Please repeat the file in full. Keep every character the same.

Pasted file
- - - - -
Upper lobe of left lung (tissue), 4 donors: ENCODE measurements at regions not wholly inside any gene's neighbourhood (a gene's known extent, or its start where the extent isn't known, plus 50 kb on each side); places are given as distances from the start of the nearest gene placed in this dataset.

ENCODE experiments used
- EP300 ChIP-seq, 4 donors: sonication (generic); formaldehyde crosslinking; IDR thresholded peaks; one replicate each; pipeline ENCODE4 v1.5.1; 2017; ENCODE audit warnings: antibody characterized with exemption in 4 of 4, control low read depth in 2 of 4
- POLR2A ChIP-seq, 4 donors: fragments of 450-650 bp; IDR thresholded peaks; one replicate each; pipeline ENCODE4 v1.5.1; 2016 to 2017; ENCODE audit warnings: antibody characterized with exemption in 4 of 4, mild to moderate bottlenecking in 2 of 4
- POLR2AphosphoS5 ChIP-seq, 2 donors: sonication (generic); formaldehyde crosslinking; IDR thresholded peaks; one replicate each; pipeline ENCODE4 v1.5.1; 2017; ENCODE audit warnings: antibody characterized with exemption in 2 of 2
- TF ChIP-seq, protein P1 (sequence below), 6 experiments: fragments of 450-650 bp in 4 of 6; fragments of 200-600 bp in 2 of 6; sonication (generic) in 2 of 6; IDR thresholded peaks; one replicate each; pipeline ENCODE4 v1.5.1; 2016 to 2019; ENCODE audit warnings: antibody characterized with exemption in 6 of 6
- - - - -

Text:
Upper lobe of left lung (tissue), 4 donors: ENCODE measurements at regions not wholly inside any gene's neighbourhood (a gene's known extent, or its start where the extent isn't known, plus 50 kb on each side); places are given as distances from the start of the nearest gene placed in this dataset.

ENCODE experiments used
- EP300 ChIP-seq, 4 donors: sonication (generic); formaldehyde crosslinking; IDR thresholded peaks; one replicate each; pipeline ENCODE4 v1.5.1; 2017; ENCODE audit warnings: antibody characterized with exemption in 4 of 4, control low read depth in 2 of 4
- POLR2A ChIP-seq, 4 donors: fragments of 450-650 bp; IDR thresholded peaks; one replicate each; pipeline ENCODE4 v1.5.1; 2016 to 2017; ENCODE audit warnings: antibody characterized with exemption in 4 of 4, mild to moderate bottlenecking in 2 of 4
- POLR2AphosphoS5 ChIP-seq, 2 donors: sonication (generic); formaldehyde crosslinking; IDR thresholded peaks; one replicate each; pipeline ENCODE4 v1.5.1; 2017; ENCODE audit warnings: antibody characterized with exemption in 2 of 2
- TF ChIP-seq, protein P1 (sequence below), 6 experiments: fragments of 450-650 bp in 4 of 6; fragments of 200-600 bp in 2 of 6; sonication (generic) in 2 of 6; IDR thresholded peaks; one replicate each; pipeline ENCODE4 v1.5.1; 2016 to 2019; ENCODE audit warnings: antibody characterized with exemption in 6 of 6